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Scavengers Constitute 1% Of Lagos’ Active Workforce – LAWMA

According to LAWMA, these scavengers do not only contribute to recycling efforts in the state, but also to the Gross Domestic Product (GDP).

The Director, Public Affairs of LAWMA, Folashade Kadiri, stated this in a chat.

Kadiri was responding to questions on what the agency is doing to ensure that scavengers are not allowed to live at Abule-Egba dumpsite, considering the health risks they are exposed to, and also if the agency holds sensitization programmes to educate scavengers at the site on the importance of wearing boots, facemasks, and hand gloves for their safety.

She said: “LAWMA’s approach to addressing the presence of scavengers at the Abule-Egba dumpsite is grounded in a holistic understanding of waste management, circular economy principles, and the safety of informal sector workers. By formalising their involvement, providing proper safety measures, and recognizing their economic contributions, LAWMA is taking decisive steps towards creating a sustainable and safe waste management ecosystem. The collaborative efforts between LAWMA, scavengers, and the community at large are emblematic of a well-rounded approach that balances economic, environmental, and social considerations.”

Kadiri informed that LAWMA is working to regulate the activities of scavengers at the dumpsite, properly profile them, and provide them with the necessary personal protective equipment (PPE).

“Moreover, the involvement of scavengers in the waste management process holds economic significance. These workers, constituting about 1 percent of Lagos’ active workforce, contribute to the region’s Gross Domestic Product (GDP). This economic contribution aligns with the circular economy model, where waste materials are transformed into valuable resources that stimulate economic growth,” Kadiri said.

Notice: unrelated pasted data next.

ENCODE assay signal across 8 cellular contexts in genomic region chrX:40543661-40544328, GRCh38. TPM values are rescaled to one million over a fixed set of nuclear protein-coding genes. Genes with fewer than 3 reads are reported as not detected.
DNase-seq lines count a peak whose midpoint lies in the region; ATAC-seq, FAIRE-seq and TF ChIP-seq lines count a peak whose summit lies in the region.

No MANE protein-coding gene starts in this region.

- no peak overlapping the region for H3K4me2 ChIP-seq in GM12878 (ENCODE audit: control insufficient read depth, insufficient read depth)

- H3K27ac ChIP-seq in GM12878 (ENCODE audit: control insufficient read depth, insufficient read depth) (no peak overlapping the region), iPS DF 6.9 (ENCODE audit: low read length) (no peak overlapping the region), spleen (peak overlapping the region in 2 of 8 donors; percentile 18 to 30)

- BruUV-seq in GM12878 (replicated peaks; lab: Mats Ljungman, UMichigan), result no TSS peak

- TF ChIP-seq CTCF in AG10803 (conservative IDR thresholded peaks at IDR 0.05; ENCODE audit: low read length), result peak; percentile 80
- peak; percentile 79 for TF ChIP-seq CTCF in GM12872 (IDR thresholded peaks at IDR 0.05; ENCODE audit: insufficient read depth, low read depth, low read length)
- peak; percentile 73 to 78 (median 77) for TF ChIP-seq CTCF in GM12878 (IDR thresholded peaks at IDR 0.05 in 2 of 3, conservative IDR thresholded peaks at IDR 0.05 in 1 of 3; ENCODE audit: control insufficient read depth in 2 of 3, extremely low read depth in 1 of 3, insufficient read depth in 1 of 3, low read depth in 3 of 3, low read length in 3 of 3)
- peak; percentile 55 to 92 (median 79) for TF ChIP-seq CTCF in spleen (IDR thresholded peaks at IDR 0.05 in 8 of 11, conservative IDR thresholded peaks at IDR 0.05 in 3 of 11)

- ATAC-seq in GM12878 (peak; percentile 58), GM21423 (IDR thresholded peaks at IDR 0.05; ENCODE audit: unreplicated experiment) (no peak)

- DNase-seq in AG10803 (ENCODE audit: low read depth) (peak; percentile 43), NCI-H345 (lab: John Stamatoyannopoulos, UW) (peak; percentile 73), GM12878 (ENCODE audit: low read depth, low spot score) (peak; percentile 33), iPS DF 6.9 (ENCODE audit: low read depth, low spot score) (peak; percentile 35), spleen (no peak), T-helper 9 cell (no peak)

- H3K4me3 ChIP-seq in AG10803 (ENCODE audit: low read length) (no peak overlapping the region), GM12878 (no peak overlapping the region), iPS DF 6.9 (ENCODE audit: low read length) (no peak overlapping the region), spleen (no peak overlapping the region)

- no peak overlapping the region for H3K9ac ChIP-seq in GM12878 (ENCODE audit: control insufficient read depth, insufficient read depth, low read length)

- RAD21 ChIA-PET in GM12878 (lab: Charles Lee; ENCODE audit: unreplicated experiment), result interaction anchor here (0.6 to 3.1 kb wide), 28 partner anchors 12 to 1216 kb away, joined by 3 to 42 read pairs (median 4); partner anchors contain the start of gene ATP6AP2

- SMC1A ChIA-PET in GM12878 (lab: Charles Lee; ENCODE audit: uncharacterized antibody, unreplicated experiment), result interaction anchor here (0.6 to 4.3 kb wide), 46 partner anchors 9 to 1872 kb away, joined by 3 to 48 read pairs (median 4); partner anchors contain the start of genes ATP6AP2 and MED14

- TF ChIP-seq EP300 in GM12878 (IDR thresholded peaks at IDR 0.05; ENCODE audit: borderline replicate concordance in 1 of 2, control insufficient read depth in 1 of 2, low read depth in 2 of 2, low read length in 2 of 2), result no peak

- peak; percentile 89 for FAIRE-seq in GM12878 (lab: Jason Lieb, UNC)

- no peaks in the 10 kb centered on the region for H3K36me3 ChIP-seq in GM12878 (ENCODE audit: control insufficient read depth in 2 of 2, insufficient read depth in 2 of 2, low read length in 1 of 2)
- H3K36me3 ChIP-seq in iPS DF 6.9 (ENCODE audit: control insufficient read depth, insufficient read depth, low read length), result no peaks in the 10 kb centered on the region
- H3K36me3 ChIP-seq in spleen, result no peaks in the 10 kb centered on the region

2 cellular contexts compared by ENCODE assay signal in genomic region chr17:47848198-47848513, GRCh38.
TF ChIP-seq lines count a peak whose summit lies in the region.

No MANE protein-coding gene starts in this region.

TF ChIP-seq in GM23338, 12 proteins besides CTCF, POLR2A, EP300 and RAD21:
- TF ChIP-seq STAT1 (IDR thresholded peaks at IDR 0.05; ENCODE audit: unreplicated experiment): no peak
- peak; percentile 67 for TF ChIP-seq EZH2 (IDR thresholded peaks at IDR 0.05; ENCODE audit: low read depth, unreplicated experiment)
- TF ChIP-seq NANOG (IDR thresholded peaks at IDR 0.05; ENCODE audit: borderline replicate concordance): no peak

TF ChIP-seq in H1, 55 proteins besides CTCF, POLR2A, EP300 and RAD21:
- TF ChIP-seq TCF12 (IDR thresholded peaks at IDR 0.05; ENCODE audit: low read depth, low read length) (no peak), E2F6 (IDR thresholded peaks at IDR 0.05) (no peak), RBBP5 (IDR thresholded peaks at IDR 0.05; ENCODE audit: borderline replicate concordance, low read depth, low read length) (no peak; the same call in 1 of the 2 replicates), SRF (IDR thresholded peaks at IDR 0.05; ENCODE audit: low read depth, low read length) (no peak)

She noted that the concept of materials recovery from waste has gained significant traction on a global scale, adding that this strategy involves reprocessing waste materials into new products, reducing the dependency on virgin materials for new production, and enhancing sustainability within a circular economy framework.

“While the techniques for materials recovery differ, particularly in regions with varying levels of industrialisation and urbanisation, the overarching goal remains the same: to minimise waste and maximise resource utilisation,” Kadiri said.

The state government launched a circular economy hotspot in July.

Circular economy is based on regeneration of products for continuing production in a sustainable and environmentally-friendly manner.

In other words, it is a model of production and consumption, which extends the lifecycle of products.

According to Governor Babajide Sanwo-Olu at the unveiling of the initiative, circular economy would proffer a programmatic approach to addressing global economic crises occasioned by pollution, climate change and loss of biodiversity.

He explained that Lagos made the move in championing the initiative to create new wealth for the youths in Small and Medium Enterprises (SMEs), while also generating more jobs, as additional innovative production ideas and extra manpower would be required to keep the regenerated materials in the loop for a long time.


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